What You Should Know About Vegetables and Fiber

Vegetables Chopper

In case you didn’t know by now, fiber is a crucial part of our diet for several reasons. Despite this fact, it seems that most of us aren’t getting the right amount of fiber on a regular basis, which is not ideal for our overall health.

Most people associate fiber with grains and breads, but did you know you can get plenty of fiber from vegetable as well? It’s true — you don’t have to go load up on grainey cereals and breads to get your fill. Below, we’ll go over why fiber is so integral to your diet, and what the best vegetables are in terms of a healthier, natural choice.

Why is Fiber an Important Part of Our Diet?

The idea of getting enough fiber in your diet is something many of us have always heard, but few actually realize why it’s so crucial. This is certainly a topic worthy of more than just a quick article, but for the sake of simplicity, let’s just keep it short.

fibers

First and foremost, fiber is essential for a properly-functioning digestive system. For lack of a better term, fiber keeps things moving along as they should — as in healthy and regular bowel movements, which has a positive domino effect on the rest of your body.

Secondly, fiber helps to lower cholesterol, and also works to regulate blood glucose levels. Both of these things are essential for optimal health. In turn, these benefits also work in favor of preventing colon cancer, and diverticulitis.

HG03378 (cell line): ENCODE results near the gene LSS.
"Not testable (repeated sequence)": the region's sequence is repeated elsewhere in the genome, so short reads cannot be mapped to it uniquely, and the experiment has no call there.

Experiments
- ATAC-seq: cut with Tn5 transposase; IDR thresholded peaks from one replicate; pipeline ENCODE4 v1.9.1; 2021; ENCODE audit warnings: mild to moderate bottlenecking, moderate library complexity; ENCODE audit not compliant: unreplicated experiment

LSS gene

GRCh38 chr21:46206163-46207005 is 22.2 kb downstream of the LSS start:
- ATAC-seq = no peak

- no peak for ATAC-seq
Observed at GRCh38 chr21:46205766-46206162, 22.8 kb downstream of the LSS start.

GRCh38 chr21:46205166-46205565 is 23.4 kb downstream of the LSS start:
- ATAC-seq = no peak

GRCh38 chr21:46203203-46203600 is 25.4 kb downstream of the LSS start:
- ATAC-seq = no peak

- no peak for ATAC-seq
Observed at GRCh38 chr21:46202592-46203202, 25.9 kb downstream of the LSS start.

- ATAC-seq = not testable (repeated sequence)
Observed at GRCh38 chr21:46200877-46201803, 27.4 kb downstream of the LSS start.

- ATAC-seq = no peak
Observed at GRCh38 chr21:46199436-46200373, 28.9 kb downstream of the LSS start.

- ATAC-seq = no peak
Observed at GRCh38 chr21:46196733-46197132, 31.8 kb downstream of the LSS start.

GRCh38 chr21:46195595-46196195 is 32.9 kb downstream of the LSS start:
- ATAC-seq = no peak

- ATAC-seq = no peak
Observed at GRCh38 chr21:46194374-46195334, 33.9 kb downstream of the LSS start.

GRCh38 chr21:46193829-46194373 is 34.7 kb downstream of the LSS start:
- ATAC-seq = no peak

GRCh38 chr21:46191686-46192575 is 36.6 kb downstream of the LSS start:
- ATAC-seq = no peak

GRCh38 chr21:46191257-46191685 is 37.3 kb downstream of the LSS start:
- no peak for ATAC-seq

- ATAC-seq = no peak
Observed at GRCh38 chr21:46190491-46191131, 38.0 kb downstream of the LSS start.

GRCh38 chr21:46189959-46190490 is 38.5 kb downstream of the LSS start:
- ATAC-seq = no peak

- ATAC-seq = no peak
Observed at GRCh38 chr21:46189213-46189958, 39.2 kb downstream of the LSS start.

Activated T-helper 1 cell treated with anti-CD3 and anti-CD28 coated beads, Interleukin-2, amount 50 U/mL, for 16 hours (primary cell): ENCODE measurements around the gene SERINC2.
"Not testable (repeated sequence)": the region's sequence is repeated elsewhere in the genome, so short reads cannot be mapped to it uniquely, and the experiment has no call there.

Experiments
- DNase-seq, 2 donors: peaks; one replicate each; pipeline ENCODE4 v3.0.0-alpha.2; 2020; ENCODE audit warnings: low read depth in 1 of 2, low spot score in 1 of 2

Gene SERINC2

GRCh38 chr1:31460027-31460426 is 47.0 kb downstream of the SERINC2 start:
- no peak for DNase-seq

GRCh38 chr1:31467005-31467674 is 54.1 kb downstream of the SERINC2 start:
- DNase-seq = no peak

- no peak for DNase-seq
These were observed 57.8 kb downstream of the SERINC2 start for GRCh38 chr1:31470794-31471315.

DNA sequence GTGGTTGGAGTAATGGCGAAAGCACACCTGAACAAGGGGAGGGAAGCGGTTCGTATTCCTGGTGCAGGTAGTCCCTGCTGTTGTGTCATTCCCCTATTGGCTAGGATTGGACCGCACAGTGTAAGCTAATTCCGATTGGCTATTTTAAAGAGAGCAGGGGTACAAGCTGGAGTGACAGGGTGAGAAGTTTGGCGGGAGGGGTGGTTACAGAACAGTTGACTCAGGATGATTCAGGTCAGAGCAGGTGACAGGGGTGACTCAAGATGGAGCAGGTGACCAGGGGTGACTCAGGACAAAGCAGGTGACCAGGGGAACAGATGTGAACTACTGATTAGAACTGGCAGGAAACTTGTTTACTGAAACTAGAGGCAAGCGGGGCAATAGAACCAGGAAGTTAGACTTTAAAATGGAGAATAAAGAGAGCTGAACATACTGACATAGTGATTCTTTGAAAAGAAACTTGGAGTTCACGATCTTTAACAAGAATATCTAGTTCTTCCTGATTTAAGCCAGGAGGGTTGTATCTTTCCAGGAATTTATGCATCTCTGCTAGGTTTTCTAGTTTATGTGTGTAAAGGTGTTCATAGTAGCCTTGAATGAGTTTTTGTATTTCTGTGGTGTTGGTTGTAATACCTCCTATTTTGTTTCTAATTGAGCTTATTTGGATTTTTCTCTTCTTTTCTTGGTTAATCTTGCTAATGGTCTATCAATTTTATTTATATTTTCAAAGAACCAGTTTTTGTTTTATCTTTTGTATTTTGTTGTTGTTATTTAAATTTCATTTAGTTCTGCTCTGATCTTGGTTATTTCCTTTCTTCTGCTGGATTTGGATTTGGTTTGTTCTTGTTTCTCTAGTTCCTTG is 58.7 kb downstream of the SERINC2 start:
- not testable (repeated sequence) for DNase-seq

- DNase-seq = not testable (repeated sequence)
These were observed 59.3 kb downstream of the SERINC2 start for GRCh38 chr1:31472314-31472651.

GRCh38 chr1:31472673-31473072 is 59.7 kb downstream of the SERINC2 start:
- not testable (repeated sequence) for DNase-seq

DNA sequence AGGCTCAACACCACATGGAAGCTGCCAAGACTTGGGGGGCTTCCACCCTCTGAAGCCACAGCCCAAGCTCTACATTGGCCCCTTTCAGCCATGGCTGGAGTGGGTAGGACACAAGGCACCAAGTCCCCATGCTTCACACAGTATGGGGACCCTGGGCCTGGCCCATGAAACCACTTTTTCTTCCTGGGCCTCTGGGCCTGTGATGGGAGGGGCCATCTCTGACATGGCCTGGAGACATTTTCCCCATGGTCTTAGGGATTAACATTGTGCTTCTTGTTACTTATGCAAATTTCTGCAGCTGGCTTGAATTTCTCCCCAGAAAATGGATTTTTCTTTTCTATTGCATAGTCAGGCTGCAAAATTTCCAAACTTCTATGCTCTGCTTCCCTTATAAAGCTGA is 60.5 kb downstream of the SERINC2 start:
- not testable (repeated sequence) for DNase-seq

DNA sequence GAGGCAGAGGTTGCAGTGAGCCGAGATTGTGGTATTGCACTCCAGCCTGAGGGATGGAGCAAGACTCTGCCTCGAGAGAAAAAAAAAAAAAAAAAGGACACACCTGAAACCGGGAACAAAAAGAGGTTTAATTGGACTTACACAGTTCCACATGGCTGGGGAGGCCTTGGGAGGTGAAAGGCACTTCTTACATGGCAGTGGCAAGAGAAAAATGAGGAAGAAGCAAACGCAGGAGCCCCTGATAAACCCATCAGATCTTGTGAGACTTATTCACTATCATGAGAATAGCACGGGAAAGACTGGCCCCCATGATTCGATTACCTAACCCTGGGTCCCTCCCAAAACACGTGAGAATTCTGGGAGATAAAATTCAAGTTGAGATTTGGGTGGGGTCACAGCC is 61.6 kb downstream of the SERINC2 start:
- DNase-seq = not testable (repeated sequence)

How Much Fiber Do We Need?

While fiber is an integral part of any person’s diet, the unfortunate fact is that most of us do not get the suggested amount on a daily basis.

According to the American Diabetic Association, the recommended fiber intake for a healthy adult tends to be anywhere from 20-35 grams per day (25 daily grams for those eating 2,000 calories per day, 30 grams for 2,500 calories a day, and 35 grams for 3,000 calories a day).

Green Fiberous Vegetable

This doesn’t sound like much, and it’s really not. Most people should have a somewhat easy time reaching that amount with any semblance of a balanced diet during the day, and you don’t necessarily have to rely on grains, beans, breads, and so on.

In fact, vegetables are an excellent way to reach your ideal fiber amount each day. Here are some of the most fibrous vegetables:

  • ​Carrot slices, cooked: 1 cup = 5 grams of fiber.
  • ​Raw carrots: 1 cup = 4 grams of fiber.
  • ​Broccoli, cooked: 1 cup = 4.5 grams of fiber.
  • Sweet potato: 1 = 4 grams of fiber.
  • Cauliflower, cooked: 1 cup = 3 grams of fiber.
  • Raw spinach leaves: 2 cups = 3 grams of fiber.
  • Collard greens: 1 cup = 4 grams of fiber.
  • Artichokes: 1 medium size = 10 grams of fiber.

​​​​​​​​As you can see, it’s not hard to get your full day’s fiber intake with just a few servings of vegetable. Another helpful thing to keep in mind: if you’re grocery shopping, and need a rule of thumb for determining which vegetable have the most fiber, remember that the darker the veggie, the more likely it is to have higher fiber amounts.

Final Thoughts

Fiber is crucial for our bodies in order to function properly, and it’s also effective in keeping ailments and even cancer at bay. If you’re one of the many who don’t get the proper intake each day, simply add a few more servings of vegetables into your diet, and you’ll be good to go. It really is that simple!

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